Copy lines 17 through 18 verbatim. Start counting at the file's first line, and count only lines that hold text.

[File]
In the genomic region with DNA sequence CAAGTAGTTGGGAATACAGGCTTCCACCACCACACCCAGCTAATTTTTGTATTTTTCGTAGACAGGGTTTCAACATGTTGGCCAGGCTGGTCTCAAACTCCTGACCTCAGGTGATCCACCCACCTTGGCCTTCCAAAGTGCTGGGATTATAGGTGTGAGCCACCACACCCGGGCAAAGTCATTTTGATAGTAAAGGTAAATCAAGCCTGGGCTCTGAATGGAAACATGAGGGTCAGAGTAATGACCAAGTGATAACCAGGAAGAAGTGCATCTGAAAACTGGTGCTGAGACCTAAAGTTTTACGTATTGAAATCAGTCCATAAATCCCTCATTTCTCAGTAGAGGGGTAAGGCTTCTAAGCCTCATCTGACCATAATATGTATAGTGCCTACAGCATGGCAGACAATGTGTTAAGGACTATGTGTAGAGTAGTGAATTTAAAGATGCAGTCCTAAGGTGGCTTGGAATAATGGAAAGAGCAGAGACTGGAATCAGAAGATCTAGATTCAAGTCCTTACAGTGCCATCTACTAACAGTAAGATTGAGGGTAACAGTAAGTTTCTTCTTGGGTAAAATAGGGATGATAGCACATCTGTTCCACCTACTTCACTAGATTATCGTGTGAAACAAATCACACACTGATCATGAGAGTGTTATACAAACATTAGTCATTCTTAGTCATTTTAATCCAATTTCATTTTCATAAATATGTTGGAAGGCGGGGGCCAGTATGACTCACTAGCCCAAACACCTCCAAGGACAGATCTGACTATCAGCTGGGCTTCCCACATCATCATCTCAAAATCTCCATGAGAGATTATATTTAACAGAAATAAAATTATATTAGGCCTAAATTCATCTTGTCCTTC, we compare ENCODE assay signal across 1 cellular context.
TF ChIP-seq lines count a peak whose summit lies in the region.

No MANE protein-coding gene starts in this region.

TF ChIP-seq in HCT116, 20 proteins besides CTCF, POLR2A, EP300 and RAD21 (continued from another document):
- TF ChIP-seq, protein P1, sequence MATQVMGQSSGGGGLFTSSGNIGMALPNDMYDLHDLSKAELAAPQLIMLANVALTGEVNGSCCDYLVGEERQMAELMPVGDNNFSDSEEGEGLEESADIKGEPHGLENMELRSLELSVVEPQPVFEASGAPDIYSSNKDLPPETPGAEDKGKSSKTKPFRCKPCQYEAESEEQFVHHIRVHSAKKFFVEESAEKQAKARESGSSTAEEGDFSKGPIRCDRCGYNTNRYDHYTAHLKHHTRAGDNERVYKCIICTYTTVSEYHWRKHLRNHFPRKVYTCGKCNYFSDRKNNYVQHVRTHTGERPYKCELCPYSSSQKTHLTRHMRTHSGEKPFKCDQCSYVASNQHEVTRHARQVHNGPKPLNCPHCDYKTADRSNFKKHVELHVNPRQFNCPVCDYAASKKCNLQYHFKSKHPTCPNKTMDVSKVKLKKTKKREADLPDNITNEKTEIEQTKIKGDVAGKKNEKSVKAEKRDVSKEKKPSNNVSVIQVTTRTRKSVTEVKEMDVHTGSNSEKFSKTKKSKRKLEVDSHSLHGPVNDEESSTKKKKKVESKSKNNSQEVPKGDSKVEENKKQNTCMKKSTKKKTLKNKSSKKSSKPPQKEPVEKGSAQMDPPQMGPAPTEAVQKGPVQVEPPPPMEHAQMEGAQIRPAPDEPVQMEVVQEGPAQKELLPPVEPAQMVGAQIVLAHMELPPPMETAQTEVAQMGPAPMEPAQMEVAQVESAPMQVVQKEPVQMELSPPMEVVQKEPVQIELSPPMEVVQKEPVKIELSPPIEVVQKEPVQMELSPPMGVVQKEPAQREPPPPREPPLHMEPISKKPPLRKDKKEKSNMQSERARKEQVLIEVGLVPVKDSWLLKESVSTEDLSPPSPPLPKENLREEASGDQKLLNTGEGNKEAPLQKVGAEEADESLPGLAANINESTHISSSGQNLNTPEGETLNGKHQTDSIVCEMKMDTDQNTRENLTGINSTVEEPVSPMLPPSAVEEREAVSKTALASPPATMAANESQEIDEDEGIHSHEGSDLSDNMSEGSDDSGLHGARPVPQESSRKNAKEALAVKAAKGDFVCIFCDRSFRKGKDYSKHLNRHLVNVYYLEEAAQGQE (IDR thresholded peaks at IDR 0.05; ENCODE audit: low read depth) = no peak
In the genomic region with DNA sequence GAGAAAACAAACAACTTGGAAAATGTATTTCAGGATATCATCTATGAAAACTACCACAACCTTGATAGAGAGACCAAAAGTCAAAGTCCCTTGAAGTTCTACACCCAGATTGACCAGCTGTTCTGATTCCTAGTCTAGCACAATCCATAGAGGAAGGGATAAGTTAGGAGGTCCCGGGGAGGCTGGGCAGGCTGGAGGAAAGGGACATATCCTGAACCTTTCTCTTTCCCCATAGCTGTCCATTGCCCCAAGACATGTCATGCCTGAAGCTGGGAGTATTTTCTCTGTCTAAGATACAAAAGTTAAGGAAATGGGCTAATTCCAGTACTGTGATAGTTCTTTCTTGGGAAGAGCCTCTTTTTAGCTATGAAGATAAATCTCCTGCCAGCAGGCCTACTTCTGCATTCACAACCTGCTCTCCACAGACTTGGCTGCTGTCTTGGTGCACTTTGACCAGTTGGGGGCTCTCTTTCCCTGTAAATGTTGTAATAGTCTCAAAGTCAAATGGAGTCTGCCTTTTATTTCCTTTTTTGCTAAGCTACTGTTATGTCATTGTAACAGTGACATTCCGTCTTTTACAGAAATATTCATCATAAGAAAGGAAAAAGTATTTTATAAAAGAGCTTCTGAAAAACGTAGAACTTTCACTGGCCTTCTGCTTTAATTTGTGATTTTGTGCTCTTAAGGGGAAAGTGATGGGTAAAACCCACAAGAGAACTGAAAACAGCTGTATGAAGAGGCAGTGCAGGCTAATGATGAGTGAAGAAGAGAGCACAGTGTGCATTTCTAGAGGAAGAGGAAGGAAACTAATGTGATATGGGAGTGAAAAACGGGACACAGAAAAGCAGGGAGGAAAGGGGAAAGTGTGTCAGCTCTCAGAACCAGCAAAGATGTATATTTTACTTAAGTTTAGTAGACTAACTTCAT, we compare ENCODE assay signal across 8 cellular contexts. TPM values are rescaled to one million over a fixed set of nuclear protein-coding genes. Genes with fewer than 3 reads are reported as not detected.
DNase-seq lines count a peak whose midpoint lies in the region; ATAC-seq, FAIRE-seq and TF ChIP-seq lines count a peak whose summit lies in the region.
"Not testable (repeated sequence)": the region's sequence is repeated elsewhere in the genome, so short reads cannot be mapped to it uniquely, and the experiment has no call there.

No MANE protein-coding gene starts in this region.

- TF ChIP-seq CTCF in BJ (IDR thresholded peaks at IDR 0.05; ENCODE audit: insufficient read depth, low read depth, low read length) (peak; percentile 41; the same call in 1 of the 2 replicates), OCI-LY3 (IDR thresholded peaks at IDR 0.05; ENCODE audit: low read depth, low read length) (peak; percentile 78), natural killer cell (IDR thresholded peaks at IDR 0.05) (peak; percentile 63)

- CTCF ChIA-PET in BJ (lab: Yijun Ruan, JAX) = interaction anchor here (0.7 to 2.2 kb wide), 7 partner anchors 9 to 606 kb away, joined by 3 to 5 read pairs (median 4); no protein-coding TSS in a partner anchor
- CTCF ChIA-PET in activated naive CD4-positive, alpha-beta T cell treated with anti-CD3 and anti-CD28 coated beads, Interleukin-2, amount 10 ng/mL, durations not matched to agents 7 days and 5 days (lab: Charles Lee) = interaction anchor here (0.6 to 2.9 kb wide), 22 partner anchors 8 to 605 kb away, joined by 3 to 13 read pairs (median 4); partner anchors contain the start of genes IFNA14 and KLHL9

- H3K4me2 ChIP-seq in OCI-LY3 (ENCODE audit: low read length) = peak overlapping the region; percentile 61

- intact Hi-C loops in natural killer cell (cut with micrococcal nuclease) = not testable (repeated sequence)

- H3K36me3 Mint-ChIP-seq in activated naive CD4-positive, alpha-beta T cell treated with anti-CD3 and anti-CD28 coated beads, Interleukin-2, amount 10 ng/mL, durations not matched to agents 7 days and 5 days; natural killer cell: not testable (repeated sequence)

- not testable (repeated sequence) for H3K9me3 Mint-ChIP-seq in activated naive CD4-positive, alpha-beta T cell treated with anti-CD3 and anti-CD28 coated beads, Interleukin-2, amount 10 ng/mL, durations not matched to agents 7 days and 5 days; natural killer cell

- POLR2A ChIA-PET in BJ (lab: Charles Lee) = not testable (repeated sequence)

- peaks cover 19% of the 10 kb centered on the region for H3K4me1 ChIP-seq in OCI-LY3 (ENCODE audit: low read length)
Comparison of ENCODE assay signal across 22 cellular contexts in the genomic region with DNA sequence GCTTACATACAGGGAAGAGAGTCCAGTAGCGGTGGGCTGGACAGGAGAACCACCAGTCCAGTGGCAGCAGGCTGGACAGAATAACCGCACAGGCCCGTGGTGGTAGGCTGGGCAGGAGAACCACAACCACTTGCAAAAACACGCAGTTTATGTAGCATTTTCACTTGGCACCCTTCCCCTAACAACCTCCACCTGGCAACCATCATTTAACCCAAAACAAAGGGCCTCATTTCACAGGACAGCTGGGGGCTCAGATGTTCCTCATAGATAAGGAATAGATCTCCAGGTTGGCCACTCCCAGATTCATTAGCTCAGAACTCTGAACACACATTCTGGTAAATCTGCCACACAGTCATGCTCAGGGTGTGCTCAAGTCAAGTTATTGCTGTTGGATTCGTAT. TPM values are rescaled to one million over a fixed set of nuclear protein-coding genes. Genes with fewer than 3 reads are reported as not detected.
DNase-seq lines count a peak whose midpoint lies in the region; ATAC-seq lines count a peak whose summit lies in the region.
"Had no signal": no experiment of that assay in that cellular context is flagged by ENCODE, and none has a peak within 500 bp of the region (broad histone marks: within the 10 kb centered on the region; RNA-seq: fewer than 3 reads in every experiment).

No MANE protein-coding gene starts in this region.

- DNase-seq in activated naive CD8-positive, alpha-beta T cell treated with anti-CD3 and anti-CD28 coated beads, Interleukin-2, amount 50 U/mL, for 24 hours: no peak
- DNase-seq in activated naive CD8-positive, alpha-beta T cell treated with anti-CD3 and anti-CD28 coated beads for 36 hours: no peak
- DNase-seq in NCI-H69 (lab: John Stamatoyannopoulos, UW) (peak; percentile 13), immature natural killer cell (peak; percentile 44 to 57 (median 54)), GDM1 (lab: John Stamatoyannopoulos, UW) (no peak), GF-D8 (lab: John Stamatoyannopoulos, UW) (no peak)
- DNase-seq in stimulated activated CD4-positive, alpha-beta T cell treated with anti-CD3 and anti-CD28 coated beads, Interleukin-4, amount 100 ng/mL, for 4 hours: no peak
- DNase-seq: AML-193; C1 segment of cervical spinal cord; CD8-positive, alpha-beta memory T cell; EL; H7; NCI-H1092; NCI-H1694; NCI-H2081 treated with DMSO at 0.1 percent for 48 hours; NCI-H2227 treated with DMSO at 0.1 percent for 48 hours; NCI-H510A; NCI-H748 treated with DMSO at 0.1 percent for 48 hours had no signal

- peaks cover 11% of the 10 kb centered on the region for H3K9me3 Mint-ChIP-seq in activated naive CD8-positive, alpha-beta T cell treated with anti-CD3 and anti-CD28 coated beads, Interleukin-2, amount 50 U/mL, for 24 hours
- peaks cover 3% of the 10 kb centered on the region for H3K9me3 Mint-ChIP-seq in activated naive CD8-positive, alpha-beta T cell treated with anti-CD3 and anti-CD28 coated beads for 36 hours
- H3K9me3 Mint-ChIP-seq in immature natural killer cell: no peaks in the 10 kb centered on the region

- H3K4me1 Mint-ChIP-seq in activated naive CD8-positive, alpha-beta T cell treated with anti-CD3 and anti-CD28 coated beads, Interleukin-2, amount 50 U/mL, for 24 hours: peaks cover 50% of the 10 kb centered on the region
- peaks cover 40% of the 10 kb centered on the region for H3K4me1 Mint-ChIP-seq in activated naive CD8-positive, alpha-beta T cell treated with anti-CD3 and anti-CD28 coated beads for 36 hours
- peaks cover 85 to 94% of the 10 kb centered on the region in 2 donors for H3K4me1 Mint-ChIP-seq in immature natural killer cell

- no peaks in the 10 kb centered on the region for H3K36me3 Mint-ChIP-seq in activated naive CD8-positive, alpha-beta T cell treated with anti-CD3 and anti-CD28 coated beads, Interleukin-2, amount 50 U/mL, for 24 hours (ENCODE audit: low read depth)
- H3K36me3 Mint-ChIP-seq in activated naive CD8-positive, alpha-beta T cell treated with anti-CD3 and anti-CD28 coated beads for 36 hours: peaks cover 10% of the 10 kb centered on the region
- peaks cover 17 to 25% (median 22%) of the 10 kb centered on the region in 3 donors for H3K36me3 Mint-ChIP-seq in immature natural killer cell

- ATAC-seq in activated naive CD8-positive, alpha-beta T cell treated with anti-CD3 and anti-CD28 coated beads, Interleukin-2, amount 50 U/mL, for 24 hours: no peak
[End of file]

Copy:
- POLR2A ChIA-PET in BJ (lab: Charles Lee) = not testable (repeated sequence)

- peaks cover 19% of the 10 kb centered on the region for H3K4me1 ChIP-seq in OCI-LY3 (ENCODE audit: low read length)